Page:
Entry Point Access control
Currently almost all computer systems work in this manner. The user is not permitted to perform any actions until
they have presented a valid username and password to the system, performed an IKE authentication, or a Kerberos ticket
exchange has successfully completed. After that point no further authentication activities are performed until the user
logs out and attempts to re-enter. Some systems have a suspend function that is either operated by the user or on an
inactivity timeout that then requires re-authentication before proceeding.
Continuous verification control
A continuos verification system will allow an anonymous user to execute a limited set of commands that are
considered low risk. Commands that list the system identification, or list some help pages and the like. For each
connection the system will maintain an Authentication Vector (AV) this vector will contain values as to how confident
the system is to the identity of the user, what privilege level the user is allowed to access, and the time and level
to which the user was last authenticated.
Each time a command or service is activated, the system will check the AV and compare this to a Required
Authentication Level Vector (RALV) this function would look at the two vectors and determine if the current AV was
sufficient to allow the execution of the command. If it was sufficient then the command is executed as normal.
Where the current AV is insufficient a mechanism is then invoked to increase the authentication of the user. I would
envisage that the requested command fails and the error path then invokes a routine that is passed the RALV and the AV.
This routine would examine the set of authentication mechanisms that are implemented on the terminal device that the
user is using, the set of identification information registered, and the expected increase in the AV resulting from a
successful authentication. It would then select an authentication method to check the user and execute it.
In the simplest case this may be the challenge for a valid user name and password pair, but it could incorporate
many other systems. For example the system may have a set of challenge response questions for which the user has easily
remembered answers, such as "what is your mothers maiden name?" or "What is your sisters date of
This system also allows for biometric identification systems, these generally return a confidence value as to how
certain the system is that the real person is there, rather than a binary pass / fail value. The result of the
biometric test is then weighted and added to the AV, if this then gives the user sufficient rights to execute the
command the command could proceed as normal.
There are also continuos biometric systems that, for example, monitor the characteristics of keyboard use, looking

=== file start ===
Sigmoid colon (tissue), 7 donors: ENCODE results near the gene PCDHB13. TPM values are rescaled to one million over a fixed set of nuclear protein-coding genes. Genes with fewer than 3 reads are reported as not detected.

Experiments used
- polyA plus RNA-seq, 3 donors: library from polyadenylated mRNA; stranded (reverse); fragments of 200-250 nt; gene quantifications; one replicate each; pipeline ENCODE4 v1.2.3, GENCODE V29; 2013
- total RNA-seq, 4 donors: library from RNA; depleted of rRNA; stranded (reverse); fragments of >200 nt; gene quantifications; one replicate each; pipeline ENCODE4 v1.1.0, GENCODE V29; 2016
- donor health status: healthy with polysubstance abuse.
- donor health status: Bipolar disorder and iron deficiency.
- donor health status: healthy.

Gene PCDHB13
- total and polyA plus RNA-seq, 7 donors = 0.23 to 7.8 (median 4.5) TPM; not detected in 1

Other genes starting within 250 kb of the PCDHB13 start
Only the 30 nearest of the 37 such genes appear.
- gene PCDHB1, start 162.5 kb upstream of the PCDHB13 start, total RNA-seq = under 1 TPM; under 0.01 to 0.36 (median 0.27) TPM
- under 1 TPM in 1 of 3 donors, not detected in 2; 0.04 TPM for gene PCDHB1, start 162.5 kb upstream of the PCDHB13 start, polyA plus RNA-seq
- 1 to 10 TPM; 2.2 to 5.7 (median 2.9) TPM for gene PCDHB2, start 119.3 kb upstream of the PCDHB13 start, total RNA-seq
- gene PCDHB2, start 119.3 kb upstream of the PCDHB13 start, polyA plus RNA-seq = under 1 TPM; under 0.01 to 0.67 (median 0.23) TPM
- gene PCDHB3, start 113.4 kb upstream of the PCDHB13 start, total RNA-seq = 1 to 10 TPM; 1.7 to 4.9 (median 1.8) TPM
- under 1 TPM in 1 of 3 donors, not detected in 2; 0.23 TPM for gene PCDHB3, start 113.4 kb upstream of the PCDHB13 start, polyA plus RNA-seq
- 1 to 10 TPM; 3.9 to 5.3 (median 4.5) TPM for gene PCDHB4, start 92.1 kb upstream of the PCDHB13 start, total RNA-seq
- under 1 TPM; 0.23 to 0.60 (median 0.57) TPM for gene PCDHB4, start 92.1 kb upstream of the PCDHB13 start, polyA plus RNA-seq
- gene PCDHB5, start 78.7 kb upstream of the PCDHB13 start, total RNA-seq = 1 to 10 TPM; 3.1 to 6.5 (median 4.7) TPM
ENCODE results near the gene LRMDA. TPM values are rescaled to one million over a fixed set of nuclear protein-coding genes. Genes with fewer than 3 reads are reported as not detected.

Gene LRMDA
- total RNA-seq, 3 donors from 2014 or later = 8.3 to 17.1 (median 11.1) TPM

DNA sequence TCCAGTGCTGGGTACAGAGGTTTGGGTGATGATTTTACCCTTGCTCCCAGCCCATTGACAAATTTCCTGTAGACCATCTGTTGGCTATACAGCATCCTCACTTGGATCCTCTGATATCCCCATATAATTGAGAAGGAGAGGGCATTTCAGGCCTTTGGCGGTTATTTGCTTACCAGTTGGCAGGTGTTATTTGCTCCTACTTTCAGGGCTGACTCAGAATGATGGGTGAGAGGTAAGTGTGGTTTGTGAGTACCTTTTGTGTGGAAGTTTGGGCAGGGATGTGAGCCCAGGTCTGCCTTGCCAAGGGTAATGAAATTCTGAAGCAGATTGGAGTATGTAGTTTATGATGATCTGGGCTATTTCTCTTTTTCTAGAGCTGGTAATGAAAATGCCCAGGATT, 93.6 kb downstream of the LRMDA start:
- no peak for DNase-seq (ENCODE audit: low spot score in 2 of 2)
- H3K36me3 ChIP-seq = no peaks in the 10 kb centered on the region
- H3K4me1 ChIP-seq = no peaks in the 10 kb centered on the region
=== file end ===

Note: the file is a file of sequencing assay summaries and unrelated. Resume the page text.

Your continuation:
at the time each key is pressed and the time interval between different key pairs. Or systems that look at the mouse
movements and clicking. In tests these system have been found to give a high degree of accuracy especially if they
accumulate their data over a reasonable period.
How would all this work?
Letís say you are a systems admin and you arrive at your desk in the morning. The first thing you will probably do
is a bit of checking on how things are going, list a few log files and the like. For this level of access we have set
just a fairly low level of RALV so you only need to give your username and answer two challenge questions chosen
randomly form the ones stored in the system.
While you are doing this the keyboard use authentication system is monitoring you and the video camera mounted on
your system is building up a picture of your characteristic head movements as you use the system. So after this when
you come to kill of some processes that need to be restarted the system is sufficiently confident in your identity to
let you do this.
Now you need some coffee and off you go to the coffee machine, and chat to some people in kitchen. An opportunist
jumps on to your terminal and starts looking around. Immediately the continuous verification agents are reporting much
lower confidence in your identity, as soon as the opportunist tries to do something critical the system challenges him
with a question, even if they get the question right the keyboard use will reduce their overall AV score. The camera
may have noticed your brief absence and reduced your AV score, if it genuinely you returning and you continue working
with high level commands the system would require re-authentication.
All of these authentication systems running on the client system will need to be engineered in a tamper resistant
manner, so that a hacker could not run a tampered demon that reported a false identity pattern to the system.
I have also talked about the "system" and a single amorphous blob. The actual implementation of the system
I have described would probably be split into an Authentication Server from which the various systems that I was
requesting access referred to verify my identity.
Easier to use
The more I use the system, the more confident the system is with my identity and hence lessens the reliance on
authentication based on things that I know (passwords), and more on things that I am (biometrics).
There is no root level password in this scheme which removes a major line of attack for system hackers. There may be
the need to have root level passwords on systems before they are incorporated into the authentication scheme but this
would only be for new system being installed, as soon as they were networked and linked to the authentication server
the root access could be disabled. Enabling it would require a very high level of identity authentication, if a hacker
can achieve this he would have no need of root.
The Biometric Consortium
The BioPassword System